Are there any less-attractive UK shares for investors to go fishing for than Lloyds Banking Group (LSE: LLOY)? I’m of the opinion there are very few. In fact, I reckon the FTSE 100 bank could end up costing you a fortune.
First and foremost, it’s worth remembering Lloyds doesn’t seem that compelling at current prices. Many UK shares are trading at historic lows, and plenty currently change hands at their cheapest since the 2008/2009 financial crisis. There are ample opportunities then for eagle-eyed investors to buy in at these cheap levels. And then get rich over the long run as confidence gradually flows back into share markets.
But Lloyds’ share price was tanking long before the Covid-19 crisis emerged. It’s fallen exactly two-thirds in value since the autumn of 2015. And trading conditions threaten to be much worse than they did during the latter half of the last decade.
Lloyds faces the prospect of a long road back for the UK economy and the prospect of more profits-damaging rate cutting by the Bank of England.
Threadneedle Street has been floating the idea of more interest rate reductions of late, possibly even introducing negative rates before long. And some believe that more action could be coming sooner rather than later.
Jasper Lawler of London Capital Group notes: “There is a growing consensus that the Bank of England will act again at its November meeting,” with policymakers likely to be prompted by the end of the government furlough scheme next month and the rising chance of a no-deal Brexit.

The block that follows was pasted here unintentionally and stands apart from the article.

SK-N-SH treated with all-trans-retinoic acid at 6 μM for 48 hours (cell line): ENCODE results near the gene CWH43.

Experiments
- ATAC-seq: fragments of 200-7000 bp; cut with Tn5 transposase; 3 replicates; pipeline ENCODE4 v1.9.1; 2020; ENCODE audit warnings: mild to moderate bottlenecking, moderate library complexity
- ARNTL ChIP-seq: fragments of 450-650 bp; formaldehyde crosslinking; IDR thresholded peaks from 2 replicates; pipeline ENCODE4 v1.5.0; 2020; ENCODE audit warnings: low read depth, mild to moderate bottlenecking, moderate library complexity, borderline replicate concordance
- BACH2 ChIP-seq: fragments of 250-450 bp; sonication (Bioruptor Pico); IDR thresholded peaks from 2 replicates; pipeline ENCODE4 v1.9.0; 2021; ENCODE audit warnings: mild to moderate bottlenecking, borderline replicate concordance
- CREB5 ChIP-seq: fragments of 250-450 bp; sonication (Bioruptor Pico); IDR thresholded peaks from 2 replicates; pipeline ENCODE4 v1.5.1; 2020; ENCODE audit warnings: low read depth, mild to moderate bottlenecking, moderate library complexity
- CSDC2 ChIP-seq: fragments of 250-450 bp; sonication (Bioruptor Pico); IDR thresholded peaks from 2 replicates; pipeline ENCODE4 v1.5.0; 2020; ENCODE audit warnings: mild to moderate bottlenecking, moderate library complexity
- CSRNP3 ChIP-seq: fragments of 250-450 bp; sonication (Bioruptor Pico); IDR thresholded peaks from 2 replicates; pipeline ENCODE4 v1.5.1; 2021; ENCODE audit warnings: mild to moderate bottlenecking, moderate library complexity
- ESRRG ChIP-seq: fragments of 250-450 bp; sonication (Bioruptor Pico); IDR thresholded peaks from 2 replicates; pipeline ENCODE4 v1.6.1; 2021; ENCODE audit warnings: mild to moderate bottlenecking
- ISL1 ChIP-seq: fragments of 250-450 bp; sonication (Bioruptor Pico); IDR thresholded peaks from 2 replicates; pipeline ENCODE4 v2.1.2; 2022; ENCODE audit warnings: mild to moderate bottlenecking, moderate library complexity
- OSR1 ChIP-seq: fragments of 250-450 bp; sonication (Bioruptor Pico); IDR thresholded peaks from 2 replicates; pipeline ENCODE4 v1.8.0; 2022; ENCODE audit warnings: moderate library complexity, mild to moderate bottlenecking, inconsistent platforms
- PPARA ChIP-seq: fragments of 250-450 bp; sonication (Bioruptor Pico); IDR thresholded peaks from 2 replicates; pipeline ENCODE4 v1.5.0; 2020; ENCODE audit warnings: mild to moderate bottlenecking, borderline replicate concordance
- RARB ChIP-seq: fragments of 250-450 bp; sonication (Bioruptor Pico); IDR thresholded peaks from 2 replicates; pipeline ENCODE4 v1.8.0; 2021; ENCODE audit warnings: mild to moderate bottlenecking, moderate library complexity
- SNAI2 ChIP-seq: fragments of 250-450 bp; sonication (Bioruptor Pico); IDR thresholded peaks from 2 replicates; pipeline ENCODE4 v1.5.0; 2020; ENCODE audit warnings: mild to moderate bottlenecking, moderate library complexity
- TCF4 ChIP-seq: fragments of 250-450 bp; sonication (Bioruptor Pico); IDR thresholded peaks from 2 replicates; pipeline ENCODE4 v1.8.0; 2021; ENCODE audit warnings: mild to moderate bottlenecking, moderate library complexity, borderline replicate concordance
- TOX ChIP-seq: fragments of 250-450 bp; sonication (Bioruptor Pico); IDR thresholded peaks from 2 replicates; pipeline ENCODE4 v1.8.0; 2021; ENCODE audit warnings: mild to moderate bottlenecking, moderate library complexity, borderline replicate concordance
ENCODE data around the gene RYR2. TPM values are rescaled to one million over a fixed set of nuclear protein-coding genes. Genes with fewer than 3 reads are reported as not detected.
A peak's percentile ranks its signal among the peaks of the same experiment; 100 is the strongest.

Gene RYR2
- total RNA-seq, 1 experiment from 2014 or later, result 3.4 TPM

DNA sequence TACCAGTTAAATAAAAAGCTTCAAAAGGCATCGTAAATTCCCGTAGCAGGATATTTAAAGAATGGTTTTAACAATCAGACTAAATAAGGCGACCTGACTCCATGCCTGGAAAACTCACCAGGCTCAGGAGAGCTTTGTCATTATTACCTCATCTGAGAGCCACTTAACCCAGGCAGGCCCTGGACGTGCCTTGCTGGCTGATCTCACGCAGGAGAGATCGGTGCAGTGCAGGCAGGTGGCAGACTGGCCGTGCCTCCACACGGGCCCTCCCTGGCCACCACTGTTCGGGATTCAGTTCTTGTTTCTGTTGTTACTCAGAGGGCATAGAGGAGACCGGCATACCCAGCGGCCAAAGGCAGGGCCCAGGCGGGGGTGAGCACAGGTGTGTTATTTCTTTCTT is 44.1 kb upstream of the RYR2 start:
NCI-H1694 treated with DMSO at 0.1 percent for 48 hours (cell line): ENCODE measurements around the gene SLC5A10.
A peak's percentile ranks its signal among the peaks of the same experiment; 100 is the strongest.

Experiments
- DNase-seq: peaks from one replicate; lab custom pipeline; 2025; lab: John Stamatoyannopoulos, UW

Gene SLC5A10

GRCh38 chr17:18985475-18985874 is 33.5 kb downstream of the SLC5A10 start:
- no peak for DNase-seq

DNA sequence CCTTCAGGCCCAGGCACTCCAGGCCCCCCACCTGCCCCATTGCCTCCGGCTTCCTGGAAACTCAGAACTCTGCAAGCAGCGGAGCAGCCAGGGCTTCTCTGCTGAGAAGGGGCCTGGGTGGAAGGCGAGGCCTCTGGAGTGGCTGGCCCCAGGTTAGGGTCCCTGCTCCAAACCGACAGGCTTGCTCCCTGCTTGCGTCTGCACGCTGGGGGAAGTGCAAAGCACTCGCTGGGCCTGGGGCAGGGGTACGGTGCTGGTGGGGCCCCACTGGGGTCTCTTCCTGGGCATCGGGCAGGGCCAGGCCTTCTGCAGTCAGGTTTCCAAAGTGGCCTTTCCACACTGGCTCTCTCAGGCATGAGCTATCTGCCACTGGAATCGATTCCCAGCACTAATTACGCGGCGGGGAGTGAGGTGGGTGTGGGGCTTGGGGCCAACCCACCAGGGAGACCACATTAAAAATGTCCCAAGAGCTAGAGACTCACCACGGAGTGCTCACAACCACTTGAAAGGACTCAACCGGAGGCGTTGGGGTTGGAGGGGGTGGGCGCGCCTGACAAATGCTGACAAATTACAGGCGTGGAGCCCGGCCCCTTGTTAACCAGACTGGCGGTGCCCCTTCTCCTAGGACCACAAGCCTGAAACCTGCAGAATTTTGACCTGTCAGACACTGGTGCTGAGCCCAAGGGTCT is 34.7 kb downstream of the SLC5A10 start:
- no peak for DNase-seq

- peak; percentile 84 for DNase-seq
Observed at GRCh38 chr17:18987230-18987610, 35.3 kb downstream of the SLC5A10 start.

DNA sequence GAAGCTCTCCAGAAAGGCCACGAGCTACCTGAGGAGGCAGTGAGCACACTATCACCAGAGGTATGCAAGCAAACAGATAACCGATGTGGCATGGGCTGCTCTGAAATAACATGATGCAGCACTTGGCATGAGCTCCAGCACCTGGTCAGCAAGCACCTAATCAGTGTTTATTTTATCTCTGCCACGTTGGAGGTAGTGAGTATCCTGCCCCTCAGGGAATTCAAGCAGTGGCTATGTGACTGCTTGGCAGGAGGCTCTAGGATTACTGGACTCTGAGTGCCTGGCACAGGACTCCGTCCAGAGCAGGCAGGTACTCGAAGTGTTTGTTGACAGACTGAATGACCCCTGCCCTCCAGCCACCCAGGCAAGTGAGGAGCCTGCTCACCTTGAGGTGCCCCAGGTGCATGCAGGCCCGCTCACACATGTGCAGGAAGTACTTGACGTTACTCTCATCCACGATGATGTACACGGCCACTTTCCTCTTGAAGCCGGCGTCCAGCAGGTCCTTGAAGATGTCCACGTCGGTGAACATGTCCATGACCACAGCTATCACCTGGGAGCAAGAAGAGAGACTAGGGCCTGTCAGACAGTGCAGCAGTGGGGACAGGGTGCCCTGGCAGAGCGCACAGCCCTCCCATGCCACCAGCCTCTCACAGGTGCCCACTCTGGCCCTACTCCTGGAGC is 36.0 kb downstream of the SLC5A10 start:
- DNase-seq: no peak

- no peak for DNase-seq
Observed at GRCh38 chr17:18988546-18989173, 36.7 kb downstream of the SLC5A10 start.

Besides, the Lloyds share price looks quite expensive on paper right now. A forward price-to-earnings (P/E) ratio of 28 times sails above the historical FTSE 100 average of 15 times. Now, expectations of a 200-plus-percent earnings jump next year pushes this UK share’s multiple back below the bargain-basement level of 10 times. However, the chances of such a stunning rebound are slim-to-none, in my opinion.
Forget about Lloyds!
So, Lloyds offers very little in the way of value or growth for investors. It also provides little for UK share investors to get excited about on the dividend front too. Britain’s banks were forced to cancel dividends earlier this year on instruction from the Prudential Regulation Authority (PRA).
Signs of a second wave of Covid-19 cases — and its impact on the domestic economy — suggest a policy reversal will be some way off. But even if the PRA does an about turn, the state of Lloyds’ balance sheet, allied with its muddy profits picture, means that this FTSE 100 bank is unlikely to start shelling out dividends again any time soon.
Why take a gamble with the Lloyds share price then, when there are so many dirt-cheap UK shares to choose from today?
Royston Wild has no position in any of the shares mentioned. The Motley Fool UK has recommended Lloyds Banking Group. Views expressed on the companies mentioned in this article are those of the writer and therefore may differ from the official recommendations we make in our subscription services such as Share Advisor, Hidden Winners and Pro. Here at The Motley Fool we believe that considering a diverse range of insights makes us better investors.